Sometimes it comes from reading things that affect me in a deep way. Recently I read about a terrible and tragic death here in Long Island – a crime – a very dark subject. I usually find that I’m good at converting these subjects into light and trying to make it into a song that is incredibly funny or very melancholic.

I am inspired by people with beautiful strength who smile in spite of possible bitterness, but decide they don’t want to go down that route. I am inspired by amazing events where people can come together and move mountains in spite of their differences. My music is both therapeutic and cathartic, I think this is what is magnificent about the Mexican interpretation of death – it can be highly tragic, sad and melancholic, but it can also be festive, happy, with the people laughing at it. This is something I am grateful for having.

You are embraced by the world jazz scene. Do you consider yourself a jazz artist? If so, what about pop, rock and other genres? You seem to do it all very well.

Jazz has taught me to believe in no boundaries for music in any sense. Whether I would call that jazz I don’t know. It’s the original notion as to what jazz means, I believe. Pop is very important to me but I don’t listen to the radio everyday. Rock is more amazing and more profound in its various incarnations through time, I am particularly in love with the music of
the 60’s and 70’s. One can hear it in our music.

Which is your dominant culture? Do you prefer to work in Spanish or English and why?

I love Spanish because Spanish has all of the vowels that are so beautiful in which to sing. But I am learning to love English as well – the beauty of sarcasm and the fun you can have by writing songs in English. Now that we are working on our musical theater it’s really fun.

Have you ever been racially profiled? What do you think about what is going on in Arizona?

I probably have been profiled (ha ha) but I try not to focus on these issues. I think sometimes things need to get worse and right in your face. People who have been hiding behind an issue when their opinion is a racist one, and the reasons for them not coming out and talking about it, have not been discussed openly. It’s a good thing to be able to discuss this on a national level.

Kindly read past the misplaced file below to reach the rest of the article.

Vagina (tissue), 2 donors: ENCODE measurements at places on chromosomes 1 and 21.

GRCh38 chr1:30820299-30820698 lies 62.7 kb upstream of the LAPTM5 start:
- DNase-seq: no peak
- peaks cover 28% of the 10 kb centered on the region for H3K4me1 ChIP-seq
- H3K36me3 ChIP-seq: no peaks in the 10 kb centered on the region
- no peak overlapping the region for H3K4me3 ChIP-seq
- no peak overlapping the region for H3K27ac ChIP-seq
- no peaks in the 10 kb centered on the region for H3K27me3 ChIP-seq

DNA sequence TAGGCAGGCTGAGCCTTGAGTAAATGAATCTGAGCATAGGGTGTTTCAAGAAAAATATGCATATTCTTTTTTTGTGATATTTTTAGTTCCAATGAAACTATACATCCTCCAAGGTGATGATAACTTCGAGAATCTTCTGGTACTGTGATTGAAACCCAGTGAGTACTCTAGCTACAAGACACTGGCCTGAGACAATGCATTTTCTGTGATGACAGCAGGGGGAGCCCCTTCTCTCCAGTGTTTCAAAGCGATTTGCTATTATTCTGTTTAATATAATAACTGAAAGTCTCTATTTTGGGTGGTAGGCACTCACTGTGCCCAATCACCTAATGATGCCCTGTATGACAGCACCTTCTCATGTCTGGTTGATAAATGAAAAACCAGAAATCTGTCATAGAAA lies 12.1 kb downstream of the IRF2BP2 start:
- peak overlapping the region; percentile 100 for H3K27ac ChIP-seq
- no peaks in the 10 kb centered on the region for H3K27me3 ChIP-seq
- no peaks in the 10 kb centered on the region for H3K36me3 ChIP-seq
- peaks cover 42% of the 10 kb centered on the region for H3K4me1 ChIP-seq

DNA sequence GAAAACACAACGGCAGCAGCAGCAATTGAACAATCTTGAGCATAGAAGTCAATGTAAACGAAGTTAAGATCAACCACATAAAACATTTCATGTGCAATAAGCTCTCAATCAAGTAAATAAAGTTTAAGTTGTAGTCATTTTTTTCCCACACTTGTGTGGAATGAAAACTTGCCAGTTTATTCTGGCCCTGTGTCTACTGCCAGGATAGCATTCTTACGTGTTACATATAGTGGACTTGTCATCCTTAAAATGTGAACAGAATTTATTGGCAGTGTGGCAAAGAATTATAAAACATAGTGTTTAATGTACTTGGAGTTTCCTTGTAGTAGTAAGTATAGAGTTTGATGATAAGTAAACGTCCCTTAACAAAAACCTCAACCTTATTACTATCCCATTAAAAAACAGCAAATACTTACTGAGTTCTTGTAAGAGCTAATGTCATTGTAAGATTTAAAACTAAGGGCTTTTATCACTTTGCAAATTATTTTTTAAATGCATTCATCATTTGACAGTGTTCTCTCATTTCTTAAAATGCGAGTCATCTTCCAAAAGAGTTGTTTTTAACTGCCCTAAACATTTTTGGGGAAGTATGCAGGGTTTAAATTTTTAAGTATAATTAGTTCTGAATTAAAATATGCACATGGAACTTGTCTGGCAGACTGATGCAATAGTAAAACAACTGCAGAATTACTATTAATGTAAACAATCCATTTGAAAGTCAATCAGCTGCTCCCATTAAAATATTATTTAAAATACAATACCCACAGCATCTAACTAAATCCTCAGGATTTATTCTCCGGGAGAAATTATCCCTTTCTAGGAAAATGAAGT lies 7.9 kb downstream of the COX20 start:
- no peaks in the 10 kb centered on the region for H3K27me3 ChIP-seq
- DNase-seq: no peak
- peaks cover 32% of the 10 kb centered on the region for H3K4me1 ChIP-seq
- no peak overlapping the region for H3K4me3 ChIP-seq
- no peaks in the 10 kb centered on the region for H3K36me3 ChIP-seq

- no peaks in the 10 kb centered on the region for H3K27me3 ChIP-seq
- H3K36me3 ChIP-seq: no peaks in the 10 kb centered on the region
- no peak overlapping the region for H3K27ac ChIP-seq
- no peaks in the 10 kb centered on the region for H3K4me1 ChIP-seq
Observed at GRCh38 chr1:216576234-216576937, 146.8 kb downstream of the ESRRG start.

You are an internationally acclaimed artist. Why do Paris and Europe appreciate what you do?

Wow! I’m glad that you have that impression. I hope that they do and I’m happy to translate certain cultural differences that we have in Mexico. In Native American communities, as opposed to our national Mexican culture, and also in relation to the US, what we have are preconceived notions as to what it means to be Mexican or Latino or Indian or native.

I think that Europe has a great appreciation of culture for the different layers of meaning that this carries.

How has fame and various awards affected you?

Oh, well, I don’t believe that I have fame. But I believe in working hard at what I do and I insist on being heard. I believe that I’ve been rewarded in my lifetime for things I stand for. I have been very proud to stand in my Native American wipplil dress at the Oscars.

What do you like to do in your spare time? Would you consider settling down someday and have a family?

I like to read and to spend time outdoors connecting to the trees. Being near water is important to me because it lets me shed my melancholy, which I find very important as a woman. And the moon, of course, is very important.

Yes, I would like to start a family. In fact, I am heading into this next phase of life because we are trying to adopt a little child. This is going to change our lives I’m sure, and I’m looking forward to that.

What do you think your dad would say about your fabulous success?

My father would be so proud that I am fighting for the true expression of my heart. I am so connected to my grandmother, a woman he deeply admired and respected as a wise lady – a wise native woman.

What is the ultimate goal of your career?

I hope that people can understand more about where we come from and why we are here. I will never get tired of fighting for that. Hopefully people will learn to care about each other more – respect each other and remember that we all had some parent or grandparent that worked the fields, swept the floor, or produced and cultivated lettuce or strawberries – any of our beautiful food which we so comfortably eat everyday.

What would you like people to know about you that no one knows?

I do love to watch TV (laughing).

Grateful Dead Fans adored Jerry. How do you think your fans esteem you?

I think there is so much love out there – so much support. These are the people who have turned me around at those times when I am at a very dark point. I believe they make me come back and keep doing what I’m doing. It hasn’t all been easy.

What do you hope for your legacy to be?

I hope that one day people look back and say, “Oh! This singer changed the way I looked at things and opened me up!” Maybe they will remember that it was me. Perhaps it will be something in a song that I sang or something that I wrote that they carry in their hearts.
Edited By Susan Aceves